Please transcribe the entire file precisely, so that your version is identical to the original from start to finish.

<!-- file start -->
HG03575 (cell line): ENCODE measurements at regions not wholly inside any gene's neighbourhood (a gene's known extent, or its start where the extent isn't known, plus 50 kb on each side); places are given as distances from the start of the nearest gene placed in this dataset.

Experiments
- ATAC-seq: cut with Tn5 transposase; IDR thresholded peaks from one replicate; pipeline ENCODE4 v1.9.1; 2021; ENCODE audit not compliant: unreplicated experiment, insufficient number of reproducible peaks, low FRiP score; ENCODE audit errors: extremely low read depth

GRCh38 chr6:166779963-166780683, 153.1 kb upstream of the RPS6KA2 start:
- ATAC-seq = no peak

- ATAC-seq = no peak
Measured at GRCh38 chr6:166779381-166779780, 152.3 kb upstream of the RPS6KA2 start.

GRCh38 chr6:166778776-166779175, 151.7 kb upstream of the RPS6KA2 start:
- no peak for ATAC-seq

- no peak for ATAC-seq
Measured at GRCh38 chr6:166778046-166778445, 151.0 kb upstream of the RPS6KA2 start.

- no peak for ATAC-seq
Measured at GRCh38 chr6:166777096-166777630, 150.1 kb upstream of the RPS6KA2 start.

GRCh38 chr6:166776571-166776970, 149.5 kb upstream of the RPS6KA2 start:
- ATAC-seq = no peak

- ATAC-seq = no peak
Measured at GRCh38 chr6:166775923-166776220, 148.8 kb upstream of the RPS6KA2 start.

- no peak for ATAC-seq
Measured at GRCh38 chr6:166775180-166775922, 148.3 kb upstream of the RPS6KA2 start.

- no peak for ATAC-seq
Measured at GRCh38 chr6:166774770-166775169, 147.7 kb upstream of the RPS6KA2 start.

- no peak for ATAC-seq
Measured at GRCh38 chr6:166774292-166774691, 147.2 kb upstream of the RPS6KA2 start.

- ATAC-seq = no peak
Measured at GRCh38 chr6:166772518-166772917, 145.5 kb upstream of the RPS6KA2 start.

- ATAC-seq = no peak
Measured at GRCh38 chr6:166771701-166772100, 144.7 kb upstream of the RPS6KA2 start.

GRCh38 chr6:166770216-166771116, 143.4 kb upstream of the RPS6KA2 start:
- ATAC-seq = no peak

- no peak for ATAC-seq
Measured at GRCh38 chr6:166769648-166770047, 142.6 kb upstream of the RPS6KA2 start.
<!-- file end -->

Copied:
HG03575 (cell line): ENCODE measurements at regions not wholly inside any gene's neighbourhood (a gene's known extent, or its start where the extent isn't known, plus 50 kb on each side); places are given as distances from the start of the nearest gene placed in this dataset.

Experiments
- ATAC-seq: cut with Tn5 transposase; IDR thresholded peaks from one replicate; pipeline ENCODE4 v1.9.1; 2021; ENCODE audit not compliant: unreplicated experiment, insufficient number of reproducible peaks, low FRiP score; ENCODE audit errors: extremely low read depth

GRCh38 chr6:166779963-166780683, 153.1 kb upstream of the RPS6KA2 start:
- ATAC-seq = no peak

- ATAC-seq = no peak
Measured at GRCh38 chr6:166779381-166779780, 152.3 kb upstream of the RPS6KA2 start.

GRCh38 chr6:166778776-166779175, 151.7 kb upstream of the RPS6KA2 start:
- no peak for ATAC-seq

- no peak for ATAC-seq
Measured at GRCh38 chr6:166778046-166778445, 151.0 kb upstream of the RPS6KA2 start.

- no peak for ATAC-seq
Measured at GRCh38 chr6:166777096-166777630, 150.1 kb upstream of the RPS6KA2 start.

GRCh38 chr6:166776571-166776970, 149.5 kb upstream of the RPS6KA2 start:
- ATAC-seq = no peak

- ATAC-seq = no peak
Measured at GRCh38 chr6:166775923-166776220, 148.8 kb upstream of the RPS6KA2 start.

- no peak for ATAC-seq
Measured at GRCh38 chr6:166775180-166775922, 148.3 kb upstream of the RPS6KA2 start.

- no peak for ATAC-seq
Measured at GRCh38 chr6:166774770-166775169, 147.7 kb upstream of the RPS6KA2 start.

- no peak for ATAC-seq
Measured at GRCh38 chr6:166774292-166774691, 147.2 kb upstream of the RPS6KA2 start.

- ATAC-seq = no peak
Measured at GRCh38 chr6:166772518-166772917, 145.5 kb upstream of the RPS6KA2 start.

- ATAC-seq = no peak
Measured at GRCh38 chr6:166771701-166772100, 144.7 kb upstream of the RPS6KA2 start.

GRCh38 chr6:166770216-166771116, 143.4 kb upstream of the RPS6KA2 start:
- ATAC-seq = no peak

- no peak for ATAC-seq
Measured at GRCh38 chr6:166769648-166770047, 142.6 kb upstream of the RPS6KA2 start.